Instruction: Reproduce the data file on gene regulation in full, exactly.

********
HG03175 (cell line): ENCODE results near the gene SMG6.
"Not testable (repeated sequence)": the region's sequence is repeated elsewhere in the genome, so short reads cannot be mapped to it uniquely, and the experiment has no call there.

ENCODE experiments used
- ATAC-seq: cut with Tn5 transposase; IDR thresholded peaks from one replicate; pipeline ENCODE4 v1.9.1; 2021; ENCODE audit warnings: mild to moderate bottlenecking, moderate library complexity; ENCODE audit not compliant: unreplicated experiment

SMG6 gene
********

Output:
HG03175 (cell line): ENCODE results near the gene SMG6.
"Not testable (repeated sequence)": the region's sequence is repeated elsewhere in the genome, so short reads cannot be mapped to it uniquely, and the experiment has no call there.

ENCODE experiments used
- ATAC-seq: cut with Tn5 transposase; IDR thresholded peaks from one replicate; pipeline ENCODE4 v1.9.1; 2021; ENCODE audit warnings: mild to moderate bottlenecking, moderate library complexity; ENCODE audit not compliant: unreplicated experiment

SMG6 gene